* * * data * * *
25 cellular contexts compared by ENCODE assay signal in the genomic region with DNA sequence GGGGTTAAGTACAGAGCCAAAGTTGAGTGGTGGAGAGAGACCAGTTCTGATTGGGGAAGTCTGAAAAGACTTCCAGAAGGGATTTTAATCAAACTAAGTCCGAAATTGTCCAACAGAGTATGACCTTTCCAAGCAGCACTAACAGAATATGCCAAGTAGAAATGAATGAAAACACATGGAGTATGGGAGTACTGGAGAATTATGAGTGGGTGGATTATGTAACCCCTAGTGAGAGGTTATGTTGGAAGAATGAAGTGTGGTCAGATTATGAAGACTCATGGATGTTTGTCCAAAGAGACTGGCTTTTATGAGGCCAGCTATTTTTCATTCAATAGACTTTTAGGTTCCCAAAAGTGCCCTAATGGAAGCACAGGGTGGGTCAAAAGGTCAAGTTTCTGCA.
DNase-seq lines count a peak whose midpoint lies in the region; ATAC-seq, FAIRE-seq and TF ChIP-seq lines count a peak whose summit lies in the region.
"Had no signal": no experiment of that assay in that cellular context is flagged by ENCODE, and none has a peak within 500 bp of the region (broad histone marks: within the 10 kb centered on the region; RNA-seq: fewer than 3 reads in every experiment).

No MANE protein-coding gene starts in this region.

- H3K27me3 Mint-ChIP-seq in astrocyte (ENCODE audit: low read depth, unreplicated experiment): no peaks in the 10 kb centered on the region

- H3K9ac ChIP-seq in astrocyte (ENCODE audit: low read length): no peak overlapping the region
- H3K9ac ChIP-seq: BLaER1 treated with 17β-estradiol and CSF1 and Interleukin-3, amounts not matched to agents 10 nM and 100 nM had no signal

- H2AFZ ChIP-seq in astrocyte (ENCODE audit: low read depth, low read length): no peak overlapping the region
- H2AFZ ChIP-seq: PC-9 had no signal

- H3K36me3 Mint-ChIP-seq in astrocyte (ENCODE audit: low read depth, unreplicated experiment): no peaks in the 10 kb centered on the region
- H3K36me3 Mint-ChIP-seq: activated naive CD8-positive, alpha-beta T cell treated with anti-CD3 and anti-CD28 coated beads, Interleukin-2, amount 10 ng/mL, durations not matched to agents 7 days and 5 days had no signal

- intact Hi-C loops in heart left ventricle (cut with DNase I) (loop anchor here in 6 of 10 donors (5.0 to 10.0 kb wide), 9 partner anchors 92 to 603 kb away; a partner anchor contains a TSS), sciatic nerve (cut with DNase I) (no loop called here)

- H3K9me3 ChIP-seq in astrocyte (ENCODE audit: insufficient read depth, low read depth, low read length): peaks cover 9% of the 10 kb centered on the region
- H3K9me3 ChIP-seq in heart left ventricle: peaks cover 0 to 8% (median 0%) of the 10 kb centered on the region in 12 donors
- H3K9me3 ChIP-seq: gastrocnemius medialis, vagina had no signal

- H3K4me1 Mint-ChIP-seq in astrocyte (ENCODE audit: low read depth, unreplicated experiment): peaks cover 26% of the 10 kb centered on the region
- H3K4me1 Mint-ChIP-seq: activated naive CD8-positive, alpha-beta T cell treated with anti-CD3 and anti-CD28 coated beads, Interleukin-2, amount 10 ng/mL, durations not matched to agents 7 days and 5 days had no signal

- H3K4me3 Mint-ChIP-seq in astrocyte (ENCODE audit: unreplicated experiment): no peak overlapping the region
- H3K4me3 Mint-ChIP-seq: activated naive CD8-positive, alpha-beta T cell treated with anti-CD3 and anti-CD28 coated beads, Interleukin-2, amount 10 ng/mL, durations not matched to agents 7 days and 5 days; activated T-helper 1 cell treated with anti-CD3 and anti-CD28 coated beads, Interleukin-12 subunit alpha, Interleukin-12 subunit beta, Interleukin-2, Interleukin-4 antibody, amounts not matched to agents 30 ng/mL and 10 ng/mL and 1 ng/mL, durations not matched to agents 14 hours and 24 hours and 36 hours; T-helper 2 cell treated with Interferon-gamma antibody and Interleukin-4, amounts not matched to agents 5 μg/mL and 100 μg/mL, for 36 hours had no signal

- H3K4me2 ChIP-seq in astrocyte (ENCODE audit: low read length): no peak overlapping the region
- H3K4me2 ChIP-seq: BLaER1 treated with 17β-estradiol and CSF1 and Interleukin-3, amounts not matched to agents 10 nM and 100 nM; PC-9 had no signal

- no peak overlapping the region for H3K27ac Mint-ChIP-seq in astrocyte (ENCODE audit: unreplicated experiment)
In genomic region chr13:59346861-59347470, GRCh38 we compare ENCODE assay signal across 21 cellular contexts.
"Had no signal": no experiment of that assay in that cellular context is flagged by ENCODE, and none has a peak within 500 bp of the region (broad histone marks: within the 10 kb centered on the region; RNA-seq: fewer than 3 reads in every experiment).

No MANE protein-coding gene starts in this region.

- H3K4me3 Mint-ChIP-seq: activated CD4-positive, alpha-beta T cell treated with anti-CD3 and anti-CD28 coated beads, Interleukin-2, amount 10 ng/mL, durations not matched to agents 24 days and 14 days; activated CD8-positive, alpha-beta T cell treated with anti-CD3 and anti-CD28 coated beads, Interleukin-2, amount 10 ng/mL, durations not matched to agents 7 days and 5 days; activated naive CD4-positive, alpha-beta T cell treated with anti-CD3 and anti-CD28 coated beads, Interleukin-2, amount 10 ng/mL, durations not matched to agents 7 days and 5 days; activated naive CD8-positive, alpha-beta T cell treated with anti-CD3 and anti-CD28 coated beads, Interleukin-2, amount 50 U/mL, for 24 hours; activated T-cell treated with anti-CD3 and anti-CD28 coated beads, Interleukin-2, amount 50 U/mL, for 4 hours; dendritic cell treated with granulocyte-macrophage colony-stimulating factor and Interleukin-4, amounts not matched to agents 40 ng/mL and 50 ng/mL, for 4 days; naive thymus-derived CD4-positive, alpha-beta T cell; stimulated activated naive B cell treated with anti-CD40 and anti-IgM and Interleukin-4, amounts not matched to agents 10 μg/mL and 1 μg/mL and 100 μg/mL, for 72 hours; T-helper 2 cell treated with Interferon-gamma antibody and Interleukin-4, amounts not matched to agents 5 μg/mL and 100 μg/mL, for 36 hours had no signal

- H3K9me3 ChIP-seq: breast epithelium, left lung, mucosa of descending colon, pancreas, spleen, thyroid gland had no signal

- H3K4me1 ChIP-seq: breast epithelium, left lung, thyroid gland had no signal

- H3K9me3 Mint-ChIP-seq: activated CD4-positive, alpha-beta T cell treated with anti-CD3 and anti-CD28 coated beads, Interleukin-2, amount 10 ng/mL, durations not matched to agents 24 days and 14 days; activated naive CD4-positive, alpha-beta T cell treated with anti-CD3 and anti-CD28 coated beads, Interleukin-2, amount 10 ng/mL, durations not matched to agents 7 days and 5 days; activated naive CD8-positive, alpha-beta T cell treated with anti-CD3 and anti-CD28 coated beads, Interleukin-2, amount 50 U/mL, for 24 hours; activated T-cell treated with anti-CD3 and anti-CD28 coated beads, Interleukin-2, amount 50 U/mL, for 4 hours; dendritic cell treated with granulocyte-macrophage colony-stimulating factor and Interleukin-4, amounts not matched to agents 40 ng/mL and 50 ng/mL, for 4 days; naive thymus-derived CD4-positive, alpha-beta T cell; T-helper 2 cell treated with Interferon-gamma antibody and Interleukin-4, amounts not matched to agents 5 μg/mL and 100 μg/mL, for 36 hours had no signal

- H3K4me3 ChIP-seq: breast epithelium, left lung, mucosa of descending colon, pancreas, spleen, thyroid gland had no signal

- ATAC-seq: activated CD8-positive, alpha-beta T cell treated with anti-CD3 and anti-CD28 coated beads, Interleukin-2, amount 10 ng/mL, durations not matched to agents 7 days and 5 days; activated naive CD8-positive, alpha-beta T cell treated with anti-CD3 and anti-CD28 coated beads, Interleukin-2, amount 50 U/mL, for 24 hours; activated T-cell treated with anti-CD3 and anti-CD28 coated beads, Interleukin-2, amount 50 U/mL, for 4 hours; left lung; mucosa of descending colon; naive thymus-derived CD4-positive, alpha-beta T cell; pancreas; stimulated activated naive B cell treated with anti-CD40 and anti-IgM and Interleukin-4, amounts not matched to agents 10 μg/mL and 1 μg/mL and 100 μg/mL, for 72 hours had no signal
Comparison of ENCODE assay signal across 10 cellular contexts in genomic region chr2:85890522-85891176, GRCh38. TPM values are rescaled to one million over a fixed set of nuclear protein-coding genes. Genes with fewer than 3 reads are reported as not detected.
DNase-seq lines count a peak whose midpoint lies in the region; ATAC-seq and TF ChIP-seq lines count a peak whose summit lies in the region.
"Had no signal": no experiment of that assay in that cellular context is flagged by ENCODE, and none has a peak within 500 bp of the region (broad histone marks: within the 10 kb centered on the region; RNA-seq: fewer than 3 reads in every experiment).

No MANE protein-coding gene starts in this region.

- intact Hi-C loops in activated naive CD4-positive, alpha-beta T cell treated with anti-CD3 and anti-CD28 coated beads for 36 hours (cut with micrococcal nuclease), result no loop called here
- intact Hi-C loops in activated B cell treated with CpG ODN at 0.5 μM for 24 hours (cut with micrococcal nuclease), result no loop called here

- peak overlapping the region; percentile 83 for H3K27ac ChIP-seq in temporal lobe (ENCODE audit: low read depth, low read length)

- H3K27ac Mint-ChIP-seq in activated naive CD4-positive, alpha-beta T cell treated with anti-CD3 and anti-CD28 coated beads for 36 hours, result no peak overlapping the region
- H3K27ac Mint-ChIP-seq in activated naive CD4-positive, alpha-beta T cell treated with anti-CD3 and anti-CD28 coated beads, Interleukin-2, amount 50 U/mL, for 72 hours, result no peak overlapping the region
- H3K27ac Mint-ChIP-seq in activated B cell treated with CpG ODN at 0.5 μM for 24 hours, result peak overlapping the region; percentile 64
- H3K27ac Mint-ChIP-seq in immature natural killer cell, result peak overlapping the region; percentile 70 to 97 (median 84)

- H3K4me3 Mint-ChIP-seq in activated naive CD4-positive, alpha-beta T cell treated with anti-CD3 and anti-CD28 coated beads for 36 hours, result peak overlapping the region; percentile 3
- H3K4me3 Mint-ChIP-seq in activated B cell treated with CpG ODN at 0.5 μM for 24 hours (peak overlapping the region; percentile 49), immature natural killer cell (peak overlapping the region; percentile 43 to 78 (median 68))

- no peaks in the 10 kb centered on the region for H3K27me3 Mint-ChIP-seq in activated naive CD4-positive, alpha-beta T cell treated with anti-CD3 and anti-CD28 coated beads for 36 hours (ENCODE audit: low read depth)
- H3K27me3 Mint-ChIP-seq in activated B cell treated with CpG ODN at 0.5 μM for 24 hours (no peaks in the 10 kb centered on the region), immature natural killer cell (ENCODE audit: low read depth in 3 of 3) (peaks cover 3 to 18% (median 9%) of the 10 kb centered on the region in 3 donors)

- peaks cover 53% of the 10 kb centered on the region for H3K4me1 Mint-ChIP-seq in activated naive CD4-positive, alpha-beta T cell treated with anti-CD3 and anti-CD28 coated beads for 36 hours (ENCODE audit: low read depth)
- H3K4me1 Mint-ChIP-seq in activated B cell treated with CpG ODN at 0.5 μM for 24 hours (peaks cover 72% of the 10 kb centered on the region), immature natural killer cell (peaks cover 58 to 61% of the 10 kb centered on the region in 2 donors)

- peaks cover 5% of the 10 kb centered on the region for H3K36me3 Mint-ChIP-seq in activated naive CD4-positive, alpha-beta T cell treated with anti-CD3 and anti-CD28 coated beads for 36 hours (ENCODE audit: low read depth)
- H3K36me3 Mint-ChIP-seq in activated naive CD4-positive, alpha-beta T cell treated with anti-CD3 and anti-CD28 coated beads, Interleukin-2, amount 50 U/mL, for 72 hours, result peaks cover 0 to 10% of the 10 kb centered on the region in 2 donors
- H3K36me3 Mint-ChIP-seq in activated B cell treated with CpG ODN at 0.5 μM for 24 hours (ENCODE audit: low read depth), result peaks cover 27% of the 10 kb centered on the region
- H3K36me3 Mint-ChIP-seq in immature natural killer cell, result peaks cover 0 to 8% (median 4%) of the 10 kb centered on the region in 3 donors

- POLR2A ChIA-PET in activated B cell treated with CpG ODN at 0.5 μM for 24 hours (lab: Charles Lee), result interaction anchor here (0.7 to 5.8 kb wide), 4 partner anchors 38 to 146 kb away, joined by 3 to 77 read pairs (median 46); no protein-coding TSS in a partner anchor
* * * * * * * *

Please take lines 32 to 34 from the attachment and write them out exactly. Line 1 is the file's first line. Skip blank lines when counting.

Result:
Comparison of ENCODE assay signal across 10 cellular contexts in genomic region chr2:85890522-85891176, GRCh38. TPM values are rescaled to one million over a fixed set of nuclear protein-coding genes. Genes with fewer than 3 reads are reported as not detected.
DNase-seq lines count a peak whose midpoint lies in the region; ATAC-seq and TF ChIP-seq lines count a peak whose summit lies in the region.
"Had no signal": no experiment of that assay in that cellular context is flagged by ENCODE, and none has a peak within 500 bp of the region (broad histone marks: within the 10 kb centered on the region; RNA-seq: fewer than 3 reads in every experiment).